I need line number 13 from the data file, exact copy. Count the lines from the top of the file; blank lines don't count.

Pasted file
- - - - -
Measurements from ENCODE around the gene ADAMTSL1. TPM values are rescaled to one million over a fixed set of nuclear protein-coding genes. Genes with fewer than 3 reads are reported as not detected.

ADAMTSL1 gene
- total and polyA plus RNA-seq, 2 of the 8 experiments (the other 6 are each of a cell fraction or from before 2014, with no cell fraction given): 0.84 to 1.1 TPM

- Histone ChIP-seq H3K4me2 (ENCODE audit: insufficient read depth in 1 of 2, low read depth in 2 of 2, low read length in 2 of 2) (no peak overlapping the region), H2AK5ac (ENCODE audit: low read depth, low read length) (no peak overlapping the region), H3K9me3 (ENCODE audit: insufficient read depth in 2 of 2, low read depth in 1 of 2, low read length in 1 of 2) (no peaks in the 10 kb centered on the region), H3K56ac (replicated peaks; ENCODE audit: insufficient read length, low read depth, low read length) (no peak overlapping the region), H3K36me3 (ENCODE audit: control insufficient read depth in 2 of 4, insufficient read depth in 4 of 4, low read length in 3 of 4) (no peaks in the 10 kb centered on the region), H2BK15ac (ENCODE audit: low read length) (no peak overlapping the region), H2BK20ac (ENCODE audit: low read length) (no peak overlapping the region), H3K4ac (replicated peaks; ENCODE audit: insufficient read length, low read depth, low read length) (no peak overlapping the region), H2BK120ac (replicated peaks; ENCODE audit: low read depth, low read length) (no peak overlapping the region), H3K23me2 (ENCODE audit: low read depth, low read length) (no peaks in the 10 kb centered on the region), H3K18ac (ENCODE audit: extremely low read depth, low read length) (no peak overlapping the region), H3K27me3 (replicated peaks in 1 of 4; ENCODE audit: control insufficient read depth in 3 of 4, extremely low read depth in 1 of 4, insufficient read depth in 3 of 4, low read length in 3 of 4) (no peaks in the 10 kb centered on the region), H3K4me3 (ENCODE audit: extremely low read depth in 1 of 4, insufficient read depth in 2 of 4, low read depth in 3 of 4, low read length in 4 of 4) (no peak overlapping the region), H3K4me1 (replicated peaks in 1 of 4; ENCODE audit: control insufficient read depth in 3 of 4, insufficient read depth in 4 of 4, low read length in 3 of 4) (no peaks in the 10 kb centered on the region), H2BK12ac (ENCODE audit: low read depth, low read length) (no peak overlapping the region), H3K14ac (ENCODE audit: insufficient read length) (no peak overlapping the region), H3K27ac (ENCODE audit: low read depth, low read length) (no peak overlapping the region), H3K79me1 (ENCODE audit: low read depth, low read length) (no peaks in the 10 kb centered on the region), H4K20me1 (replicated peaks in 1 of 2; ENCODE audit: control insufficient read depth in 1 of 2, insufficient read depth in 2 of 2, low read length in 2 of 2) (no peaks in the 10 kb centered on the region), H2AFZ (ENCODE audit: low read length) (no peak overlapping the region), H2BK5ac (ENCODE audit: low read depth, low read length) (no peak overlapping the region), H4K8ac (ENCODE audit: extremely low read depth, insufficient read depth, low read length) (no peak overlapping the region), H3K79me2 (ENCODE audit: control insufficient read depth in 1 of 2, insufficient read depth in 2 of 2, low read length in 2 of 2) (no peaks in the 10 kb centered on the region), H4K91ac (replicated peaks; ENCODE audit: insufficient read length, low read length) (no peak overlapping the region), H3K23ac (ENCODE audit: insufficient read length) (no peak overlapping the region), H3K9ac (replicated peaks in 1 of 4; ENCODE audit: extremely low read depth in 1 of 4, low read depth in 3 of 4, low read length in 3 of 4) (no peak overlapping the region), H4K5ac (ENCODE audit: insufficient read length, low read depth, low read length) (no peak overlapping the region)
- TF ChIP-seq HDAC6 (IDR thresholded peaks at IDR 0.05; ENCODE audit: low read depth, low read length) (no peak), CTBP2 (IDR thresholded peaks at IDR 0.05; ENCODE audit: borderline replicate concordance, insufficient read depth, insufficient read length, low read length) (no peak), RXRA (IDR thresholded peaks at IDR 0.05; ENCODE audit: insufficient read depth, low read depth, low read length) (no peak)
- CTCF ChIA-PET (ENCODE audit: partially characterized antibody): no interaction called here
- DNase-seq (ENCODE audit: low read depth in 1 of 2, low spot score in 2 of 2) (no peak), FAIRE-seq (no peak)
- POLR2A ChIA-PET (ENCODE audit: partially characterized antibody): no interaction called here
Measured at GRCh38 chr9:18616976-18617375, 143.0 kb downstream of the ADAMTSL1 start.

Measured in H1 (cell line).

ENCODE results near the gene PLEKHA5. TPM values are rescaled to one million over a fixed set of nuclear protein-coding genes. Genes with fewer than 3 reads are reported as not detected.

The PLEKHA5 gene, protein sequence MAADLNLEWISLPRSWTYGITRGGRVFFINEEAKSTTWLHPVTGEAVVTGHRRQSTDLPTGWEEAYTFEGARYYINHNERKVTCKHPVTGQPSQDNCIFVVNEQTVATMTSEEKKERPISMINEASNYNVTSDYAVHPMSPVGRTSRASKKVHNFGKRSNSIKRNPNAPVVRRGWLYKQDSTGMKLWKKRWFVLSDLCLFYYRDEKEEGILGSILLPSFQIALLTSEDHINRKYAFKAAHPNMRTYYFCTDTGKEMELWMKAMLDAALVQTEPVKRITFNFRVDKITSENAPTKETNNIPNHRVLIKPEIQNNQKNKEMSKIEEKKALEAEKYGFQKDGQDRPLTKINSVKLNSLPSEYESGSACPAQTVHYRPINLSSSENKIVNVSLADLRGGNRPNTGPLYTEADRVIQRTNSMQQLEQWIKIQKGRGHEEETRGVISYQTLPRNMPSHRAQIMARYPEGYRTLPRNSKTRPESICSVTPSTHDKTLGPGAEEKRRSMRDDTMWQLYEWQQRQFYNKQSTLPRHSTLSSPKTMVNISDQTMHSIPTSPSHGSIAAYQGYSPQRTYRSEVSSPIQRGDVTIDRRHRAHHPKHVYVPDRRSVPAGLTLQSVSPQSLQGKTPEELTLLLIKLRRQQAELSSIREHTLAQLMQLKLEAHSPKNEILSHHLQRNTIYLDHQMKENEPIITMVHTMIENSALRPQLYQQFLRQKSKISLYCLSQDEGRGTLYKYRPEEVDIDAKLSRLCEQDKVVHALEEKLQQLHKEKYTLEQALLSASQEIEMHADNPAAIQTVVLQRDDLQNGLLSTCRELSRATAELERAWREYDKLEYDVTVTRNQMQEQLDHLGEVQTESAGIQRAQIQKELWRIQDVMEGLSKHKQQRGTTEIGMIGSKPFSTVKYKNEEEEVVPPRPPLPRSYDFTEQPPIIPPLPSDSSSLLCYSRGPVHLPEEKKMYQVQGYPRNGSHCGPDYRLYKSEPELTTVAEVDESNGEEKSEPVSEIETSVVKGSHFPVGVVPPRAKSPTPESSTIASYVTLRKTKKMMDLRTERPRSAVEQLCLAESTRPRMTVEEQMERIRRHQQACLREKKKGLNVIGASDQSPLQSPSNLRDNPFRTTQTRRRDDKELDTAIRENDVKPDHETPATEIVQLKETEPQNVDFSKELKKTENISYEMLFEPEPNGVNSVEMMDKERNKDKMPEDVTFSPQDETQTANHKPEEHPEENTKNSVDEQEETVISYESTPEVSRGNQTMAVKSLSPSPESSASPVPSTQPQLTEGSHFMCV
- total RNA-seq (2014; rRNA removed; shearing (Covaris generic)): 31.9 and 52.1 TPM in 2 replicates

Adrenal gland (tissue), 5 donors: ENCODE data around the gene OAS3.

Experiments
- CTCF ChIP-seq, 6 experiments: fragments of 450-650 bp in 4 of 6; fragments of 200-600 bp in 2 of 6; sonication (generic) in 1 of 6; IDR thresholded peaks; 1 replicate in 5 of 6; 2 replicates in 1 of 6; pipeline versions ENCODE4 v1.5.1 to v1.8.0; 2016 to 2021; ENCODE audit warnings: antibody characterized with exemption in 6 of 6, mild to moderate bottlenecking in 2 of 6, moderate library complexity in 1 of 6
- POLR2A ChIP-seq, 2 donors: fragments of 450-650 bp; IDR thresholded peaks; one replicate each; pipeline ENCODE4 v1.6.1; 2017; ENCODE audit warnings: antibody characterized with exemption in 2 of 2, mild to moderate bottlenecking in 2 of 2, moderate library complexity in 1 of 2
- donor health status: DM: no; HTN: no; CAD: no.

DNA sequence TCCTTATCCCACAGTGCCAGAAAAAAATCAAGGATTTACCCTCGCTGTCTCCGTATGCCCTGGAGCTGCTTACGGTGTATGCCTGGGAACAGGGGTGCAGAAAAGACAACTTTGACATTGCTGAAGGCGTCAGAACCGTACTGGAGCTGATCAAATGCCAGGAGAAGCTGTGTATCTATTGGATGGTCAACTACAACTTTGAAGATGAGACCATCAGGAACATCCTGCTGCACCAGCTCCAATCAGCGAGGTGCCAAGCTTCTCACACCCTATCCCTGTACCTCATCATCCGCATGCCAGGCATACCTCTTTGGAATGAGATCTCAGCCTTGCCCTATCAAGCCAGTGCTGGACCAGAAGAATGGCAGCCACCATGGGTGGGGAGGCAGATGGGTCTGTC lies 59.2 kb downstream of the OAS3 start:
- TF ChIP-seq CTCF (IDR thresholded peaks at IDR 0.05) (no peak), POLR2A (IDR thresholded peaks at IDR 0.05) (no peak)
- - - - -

- total RNA-seq (2014; rRNA removed; shearing (Covaris generic)): 31.9 and 52.1 TPM in 2 replicates